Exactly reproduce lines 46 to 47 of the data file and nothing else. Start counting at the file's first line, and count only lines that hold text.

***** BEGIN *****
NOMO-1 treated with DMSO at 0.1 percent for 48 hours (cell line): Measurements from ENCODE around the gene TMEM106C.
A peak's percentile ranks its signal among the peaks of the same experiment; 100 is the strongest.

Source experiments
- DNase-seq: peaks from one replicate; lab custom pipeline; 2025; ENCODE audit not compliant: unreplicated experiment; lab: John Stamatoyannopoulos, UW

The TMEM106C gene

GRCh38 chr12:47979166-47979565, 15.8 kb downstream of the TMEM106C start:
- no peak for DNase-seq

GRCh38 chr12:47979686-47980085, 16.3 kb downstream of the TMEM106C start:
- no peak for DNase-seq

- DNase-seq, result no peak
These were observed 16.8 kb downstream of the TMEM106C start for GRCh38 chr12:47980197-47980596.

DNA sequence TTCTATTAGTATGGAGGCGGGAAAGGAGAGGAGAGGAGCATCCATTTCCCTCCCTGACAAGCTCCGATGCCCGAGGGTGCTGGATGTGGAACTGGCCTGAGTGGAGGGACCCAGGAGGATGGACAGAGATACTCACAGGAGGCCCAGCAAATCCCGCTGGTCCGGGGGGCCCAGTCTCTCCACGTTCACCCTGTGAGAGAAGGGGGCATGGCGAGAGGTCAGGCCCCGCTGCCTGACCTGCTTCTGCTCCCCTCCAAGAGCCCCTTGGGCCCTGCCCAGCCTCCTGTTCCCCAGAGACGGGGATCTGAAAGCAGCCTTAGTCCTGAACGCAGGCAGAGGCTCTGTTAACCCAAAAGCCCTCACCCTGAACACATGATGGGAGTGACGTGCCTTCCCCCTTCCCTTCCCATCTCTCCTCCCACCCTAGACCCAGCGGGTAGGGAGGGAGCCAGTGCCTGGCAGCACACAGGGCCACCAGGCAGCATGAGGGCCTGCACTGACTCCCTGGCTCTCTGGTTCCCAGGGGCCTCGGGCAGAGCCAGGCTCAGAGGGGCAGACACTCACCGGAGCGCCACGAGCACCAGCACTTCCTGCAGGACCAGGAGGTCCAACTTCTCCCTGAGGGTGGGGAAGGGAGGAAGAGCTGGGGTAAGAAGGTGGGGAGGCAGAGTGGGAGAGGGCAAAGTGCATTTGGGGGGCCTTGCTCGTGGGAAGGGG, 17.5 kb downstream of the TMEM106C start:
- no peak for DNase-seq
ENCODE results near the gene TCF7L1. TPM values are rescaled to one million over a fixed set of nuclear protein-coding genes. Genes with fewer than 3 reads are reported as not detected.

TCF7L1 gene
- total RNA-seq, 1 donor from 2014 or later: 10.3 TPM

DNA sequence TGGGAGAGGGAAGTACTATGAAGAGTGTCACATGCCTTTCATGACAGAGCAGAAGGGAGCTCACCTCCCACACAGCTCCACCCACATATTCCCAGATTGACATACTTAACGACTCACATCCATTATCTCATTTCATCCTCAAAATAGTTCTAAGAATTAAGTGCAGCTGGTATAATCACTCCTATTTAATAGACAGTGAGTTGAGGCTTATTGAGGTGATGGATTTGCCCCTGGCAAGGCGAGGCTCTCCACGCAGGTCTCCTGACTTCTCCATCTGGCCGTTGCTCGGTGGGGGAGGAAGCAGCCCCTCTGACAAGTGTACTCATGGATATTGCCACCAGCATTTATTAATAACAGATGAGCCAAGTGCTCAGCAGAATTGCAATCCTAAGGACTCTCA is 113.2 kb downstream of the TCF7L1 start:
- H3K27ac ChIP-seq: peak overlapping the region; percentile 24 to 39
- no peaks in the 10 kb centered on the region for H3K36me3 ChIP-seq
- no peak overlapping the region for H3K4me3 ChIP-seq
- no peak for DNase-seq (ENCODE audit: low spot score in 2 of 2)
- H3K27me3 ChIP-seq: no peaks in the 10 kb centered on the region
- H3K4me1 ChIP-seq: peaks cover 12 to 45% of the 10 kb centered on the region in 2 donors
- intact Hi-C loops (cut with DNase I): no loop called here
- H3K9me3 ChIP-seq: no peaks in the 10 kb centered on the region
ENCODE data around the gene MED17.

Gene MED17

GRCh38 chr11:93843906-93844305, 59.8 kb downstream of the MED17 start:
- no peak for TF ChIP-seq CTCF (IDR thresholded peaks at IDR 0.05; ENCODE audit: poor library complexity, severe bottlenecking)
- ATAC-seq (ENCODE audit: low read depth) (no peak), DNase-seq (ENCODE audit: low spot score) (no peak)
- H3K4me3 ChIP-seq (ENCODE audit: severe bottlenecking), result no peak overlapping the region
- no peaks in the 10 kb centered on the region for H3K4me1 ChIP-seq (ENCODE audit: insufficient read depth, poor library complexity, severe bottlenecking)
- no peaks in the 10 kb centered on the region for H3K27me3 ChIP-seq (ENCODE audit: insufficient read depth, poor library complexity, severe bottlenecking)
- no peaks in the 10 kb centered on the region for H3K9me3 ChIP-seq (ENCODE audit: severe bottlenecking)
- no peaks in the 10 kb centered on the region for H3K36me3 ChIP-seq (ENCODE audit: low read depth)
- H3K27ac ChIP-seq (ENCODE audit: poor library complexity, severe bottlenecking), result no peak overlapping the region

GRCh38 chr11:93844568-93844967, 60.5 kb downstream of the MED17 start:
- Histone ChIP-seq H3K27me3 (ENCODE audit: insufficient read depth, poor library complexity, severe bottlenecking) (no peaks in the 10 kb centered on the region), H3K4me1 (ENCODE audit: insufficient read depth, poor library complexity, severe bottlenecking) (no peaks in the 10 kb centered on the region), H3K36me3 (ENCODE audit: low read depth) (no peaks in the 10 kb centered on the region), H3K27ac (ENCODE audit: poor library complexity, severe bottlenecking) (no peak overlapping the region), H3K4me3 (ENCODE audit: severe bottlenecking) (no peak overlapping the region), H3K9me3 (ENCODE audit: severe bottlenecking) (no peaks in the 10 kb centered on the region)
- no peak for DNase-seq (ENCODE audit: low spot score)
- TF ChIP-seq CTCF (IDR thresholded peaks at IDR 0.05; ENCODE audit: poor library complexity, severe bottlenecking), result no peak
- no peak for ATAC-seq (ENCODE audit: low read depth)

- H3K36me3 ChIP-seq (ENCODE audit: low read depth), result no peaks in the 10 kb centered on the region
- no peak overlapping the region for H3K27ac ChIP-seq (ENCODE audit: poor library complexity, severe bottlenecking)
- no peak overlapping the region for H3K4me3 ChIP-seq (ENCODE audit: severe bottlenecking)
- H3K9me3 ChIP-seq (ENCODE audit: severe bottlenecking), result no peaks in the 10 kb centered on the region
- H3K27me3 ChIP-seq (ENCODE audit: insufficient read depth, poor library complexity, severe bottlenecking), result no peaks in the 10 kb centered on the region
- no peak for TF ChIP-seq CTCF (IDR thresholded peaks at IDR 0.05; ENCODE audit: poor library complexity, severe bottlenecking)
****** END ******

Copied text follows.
- H3K27me3 ChIP-seq (ENCODE audit: insufficient read depth, poor library complexity, severe bottlenecking), result no peaks in the 10 kb centered on the region
- no peak for TF ChIP-seq CTCF (IDR thresholded peaks at IDR 0.05; ENCODE audit: poor library complexity, severe bottlenecking)